As of January 1, 2025, AB 1817 prohibits the manufacture, distribution, sale, or supply on the market within the state of “any new, not beforehand used, textile articles that include regulated” PFAS substances.
AB 1817 defines “textiles articles” as “textile items of a kind typically and ordinarily utilized in households and companies, and embody, however are usually not restricted to, attire, equipment, purses, backpacks, draperies, bathe curtains, furnishings, upholstery, beddings, towels, napkins, and tablecloths.”
The regulation exempts:
- PPE or clothes gadgets for unique use by the US navy
- Carpets and rugs, and carpet and rug therapies (as these are already regulated below the California Safer Shopper Merchandise regulation)
- Autos and car parts, together with plane
- Boats and vessels, together with covers
- Sure chemical, pharma, and environmental applied sciences
- Stadium shades and architectural material buildings
It additionally incorporates a carve out for “outside attire for extreme moist situations,” pushing the compliance date to January 1, 2028. However as of January 1, 2025, these merchandise should be labeled with a “legible and simply discernable disclosure” stating “Made with PFAS chemical substances.”
The regulation applies to all “regulated” PFAS substances, that are outlined as PFAS substances which are “deliberately added to a product and which have a useful or technical impact,” together with PFAS which are intentional breakdown merchandise of an added chemical with a useful or technical impact.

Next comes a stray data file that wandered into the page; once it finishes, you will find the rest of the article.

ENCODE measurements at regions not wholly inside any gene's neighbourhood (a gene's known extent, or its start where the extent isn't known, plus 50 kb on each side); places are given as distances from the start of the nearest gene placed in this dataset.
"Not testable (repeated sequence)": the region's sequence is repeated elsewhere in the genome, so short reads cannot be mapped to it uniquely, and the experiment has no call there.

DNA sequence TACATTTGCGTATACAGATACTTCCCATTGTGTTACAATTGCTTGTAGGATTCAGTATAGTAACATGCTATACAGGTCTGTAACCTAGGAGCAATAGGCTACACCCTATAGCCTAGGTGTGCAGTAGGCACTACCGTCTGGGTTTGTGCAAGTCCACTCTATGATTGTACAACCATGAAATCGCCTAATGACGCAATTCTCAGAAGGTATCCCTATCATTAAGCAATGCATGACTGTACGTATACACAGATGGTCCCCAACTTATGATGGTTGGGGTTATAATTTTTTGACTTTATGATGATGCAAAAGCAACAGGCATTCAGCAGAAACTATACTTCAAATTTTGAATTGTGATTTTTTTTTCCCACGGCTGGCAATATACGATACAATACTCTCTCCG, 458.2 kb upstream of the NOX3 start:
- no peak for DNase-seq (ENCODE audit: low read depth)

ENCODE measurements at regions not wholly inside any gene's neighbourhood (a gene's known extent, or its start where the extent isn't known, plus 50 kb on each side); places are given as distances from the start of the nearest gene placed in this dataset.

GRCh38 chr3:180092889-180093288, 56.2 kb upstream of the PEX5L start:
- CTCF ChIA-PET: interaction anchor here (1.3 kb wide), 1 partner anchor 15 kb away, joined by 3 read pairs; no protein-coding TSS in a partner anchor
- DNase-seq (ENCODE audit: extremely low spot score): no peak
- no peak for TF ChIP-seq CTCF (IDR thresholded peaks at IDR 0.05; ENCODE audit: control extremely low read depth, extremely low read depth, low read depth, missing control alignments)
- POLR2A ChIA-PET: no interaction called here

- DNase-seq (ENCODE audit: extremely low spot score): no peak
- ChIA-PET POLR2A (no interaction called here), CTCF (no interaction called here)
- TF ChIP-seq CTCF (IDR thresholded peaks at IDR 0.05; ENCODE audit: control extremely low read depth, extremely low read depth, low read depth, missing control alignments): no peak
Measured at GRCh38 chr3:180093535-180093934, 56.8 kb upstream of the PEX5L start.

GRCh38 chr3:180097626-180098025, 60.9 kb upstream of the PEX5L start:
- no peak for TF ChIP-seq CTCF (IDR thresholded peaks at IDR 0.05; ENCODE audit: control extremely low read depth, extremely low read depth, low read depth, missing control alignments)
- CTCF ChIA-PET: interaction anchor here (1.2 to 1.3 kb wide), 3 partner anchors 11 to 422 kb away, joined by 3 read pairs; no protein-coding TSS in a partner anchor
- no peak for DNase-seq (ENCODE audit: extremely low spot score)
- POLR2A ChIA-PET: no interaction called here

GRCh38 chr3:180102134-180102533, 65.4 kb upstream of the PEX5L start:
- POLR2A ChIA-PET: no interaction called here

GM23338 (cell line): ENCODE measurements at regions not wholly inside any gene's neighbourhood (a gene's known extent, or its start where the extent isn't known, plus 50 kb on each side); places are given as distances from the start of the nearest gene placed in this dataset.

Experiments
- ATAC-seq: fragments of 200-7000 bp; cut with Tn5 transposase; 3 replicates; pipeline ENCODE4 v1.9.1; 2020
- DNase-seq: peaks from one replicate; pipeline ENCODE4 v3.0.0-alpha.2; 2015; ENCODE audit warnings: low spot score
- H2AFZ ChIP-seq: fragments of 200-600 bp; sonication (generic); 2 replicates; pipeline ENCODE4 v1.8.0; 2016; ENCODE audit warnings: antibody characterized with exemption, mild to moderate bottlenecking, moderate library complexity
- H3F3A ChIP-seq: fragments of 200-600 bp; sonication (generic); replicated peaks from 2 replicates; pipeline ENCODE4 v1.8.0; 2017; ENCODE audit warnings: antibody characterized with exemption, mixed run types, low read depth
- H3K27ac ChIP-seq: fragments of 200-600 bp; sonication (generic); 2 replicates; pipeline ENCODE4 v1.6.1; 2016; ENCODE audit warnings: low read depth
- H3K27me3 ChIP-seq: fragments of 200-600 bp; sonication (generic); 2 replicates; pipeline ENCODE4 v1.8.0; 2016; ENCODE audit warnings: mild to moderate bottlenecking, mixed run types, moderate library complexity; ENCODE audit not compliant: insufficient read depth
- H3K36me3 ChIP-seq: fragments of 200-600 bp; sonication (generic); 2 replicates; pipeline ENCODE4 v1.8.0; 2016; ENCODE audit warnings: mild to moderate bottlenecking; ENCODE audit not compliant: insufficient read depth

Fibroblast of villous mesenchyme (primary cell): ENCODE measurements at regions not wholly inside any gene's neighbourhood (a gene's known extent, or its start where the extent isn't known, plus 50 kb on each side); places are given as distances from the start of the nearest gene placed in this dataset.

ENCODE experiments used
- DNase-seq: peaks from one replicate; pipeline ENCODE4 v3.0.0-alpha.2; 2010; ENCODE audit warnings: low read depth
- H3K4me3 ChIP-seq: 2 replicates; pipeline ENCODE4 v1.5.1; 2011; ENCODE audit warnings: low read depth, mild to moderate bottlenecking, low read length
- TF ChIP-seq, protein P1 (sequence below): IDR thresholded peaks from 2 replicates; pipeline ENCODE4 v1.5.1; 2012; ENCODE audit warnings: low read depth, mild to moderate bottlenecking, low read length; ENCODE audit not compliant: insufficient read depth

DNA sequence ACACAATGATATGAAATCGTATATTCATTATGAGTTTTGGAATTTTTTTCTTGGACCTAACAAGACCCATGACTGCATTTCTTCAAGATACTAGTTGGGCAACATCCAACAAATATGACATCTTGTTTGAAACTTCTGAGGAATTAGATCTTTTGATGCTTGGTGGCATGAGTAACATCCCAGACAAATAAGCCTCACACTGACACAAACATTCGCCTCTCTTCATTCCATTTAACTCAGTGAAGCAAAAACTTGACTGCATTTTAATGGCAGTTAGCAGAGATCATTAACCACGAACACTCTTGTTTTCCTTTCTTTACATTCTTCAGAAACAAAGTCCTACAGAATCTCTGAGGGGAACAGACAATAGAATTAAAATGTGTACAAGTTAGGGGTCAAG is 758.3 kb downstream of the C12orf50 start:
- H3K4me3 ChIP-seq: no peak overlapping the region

AB 1817 doesn’t include an unbiased enforcement scheme, reminiscent of civil or legal penalties, and it doesn’t authorize a state company to promulgate implementing rules (which frequently embody administrative enforcement provisions).
Within the absence of particular enforcement provisions, we’d count on public enforcers (the California Legal professional Basic and district or metropolis attorneys) to implement AB 1817 via California’s Unfair Competitors Regulation (UCL). Public enforcers can search civil penalties of as much as $2,500 per violation and injunctive reduction. The Legal professional Basic and district attorneys have a monitor report of working collectively to implement environmental legal guidelines within the state.
Non-public plaintiffs might also search to implement AB 1817 via the UCL and the Shopper Authorized Cures Act (CLRA), usually via shopper class actions. The overall construction of claims may very well be that buyers wouldn’t have paid what they did had they recognized the product contained PFAS; that the merchandise are unsafe as a result of they include PFAS; or, within the occasion a vendor makes sustainability claims in reference to merchandise, such claims are false as a result of the merchandise include PFAS. Class actions introduced below these theories usually search damages (solely below the CLRA), restitution, injunction, and attorneys’ charges.